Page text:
One of the best church choirs in Northern Ireland has been awarded a much deserved £20,000 grant.
St George’s Church on High Street in Belfast, which was founded in 1816, was given the Friends of Cathedral Music grant last week (pictured above) at choral evensong.
St George’s has what I am told is the most ‘high’ Anglican service in the Province. This concurs with my experience of Church of Irelands north of the border, where there is often a happy clappy feel gnawing at the edges of a supposedly traditional service, even if the horror of actual drum kits is kept at bay.
St George’s is not the only exception to this – St John’s Malone is among the others. But in my experience most such churches that still sing only the great old hymns have dwindling congregations.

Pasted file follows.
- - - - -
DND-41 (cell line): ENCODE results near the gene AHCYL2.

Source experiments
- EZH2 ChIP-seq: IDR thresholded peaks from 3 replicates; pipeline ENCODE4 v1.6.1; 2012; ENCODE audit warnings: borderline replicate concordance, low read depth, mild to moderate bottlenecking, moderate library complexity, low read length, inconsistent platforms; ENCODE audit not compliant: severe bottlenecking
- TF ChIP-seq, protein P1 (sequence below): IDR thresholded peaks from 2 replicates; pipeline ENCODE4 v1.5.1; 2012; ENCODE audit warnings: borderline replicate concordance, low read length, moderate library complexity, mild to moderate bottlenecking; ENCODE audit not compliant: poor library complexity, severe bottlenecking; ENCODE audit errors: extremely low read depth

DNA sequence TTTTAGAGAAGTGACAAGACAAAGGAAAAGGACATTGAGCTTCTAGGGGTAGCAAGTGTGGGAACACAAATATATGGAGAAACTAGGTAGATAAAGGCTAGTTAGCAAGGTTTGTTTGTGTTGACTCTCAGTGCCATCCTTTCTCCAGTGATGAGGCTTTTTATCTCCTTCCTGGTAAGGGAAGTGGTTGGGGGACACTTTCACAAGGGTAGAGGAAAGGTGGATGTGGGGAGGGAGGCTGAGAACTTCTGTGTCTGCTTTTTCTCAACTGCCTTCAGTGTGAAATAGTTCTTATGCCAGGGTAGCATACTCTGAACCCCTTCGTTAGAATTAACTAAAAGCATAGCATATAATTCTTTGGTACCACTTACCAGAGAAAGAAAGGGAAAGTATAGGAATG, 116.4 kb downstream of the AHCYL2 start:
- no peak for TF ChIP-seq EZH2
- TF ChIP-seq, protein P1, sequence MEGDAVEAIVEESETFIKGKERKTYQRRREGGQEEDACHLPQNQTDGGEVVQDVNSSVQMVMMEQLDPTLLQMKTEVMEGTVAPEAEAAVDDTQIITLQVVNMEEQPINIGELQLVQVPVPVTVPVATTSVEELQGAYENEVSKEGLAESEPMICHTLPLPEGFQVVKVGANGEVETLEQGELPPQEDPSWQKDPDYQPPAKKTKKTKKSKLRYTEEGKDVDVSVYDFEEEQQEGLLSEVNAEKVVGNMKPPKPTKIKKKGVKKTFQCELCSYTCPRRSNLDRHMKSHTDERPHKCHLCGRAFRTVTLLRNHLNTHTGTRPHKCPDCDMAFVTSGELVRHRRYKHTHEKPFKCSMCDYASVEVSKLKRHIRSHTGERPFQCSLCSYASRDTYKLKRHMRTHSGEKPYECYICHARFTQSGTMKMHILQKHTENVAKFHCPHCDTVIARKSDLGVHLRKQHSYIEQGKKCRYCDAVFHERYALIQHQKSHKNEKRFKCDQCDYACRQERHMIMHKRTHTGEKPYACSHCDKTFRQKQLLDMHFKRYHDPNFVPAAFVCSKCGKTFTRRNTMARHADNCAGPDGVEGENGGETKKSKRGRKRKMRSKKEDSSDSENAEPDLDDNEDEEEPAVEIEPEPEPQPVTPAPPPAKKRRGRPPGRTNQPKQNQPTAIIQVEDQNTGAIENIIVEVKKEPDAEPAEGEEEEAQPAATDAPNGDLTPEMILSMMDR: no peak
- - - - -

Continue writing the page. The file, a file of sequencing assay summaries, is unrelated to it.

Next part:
This seems to me to be the sad decline of a great cultural tradition. Even modern hymns written in the 20th century that try to mimic in style the tunes of the 1700s and 1800s almost invariably fail.
Like millions of people, I learned those old hymns at school. It is some of the finest music ever written. My favourites include Thine Be The Glory (set to music by Handel), O Praise Ye The Lord (Parry), Praise My Soul The King of Heaven (Goss ).
In contrast, modern tunes that mimic pop such as ‘Shine Jesus Shine’ and ‘The Splendour of the King’ fail even by their own contemporary standards. But if churches have to play that to resonate with younger people, then fair enough.
I am just grateful that there are still churches like St George’s that are uncompromising in their music, including magical Latin anthems sung by the choir alone.
• Ben Lowry (@BenLowry2) is News Letter deputy editor